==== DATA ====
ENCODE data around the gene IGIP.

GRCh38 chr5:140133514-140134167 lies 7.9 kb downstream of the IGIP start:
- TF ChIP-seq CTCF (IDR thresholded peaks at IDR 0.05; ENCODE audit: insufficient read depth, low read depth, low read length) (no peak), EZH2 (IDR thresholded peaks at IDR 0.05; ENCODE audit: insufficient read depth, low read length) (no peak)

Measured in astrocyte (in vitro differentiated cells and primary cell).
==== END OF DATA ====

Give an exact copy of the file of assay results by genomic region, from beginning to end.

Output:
ENCODE data around the gene IGIP.

GRCh38 chr5:140133514-140134167 lies 7.9 kb downstream of the IGIP start:
- TF ChIP-seq CTCF (IDR thresholded peaks at IDR 0.05; ENCODE audit: insufficient read depth, low read depth, low read length) (no peak), EZH2 (IDR thresholded peaks at IDR 0.05; ENCODE audit: insufficient read depth, low read length) (no peak)

Measured in astrocyte (in vitro differentiated cells and primary cell).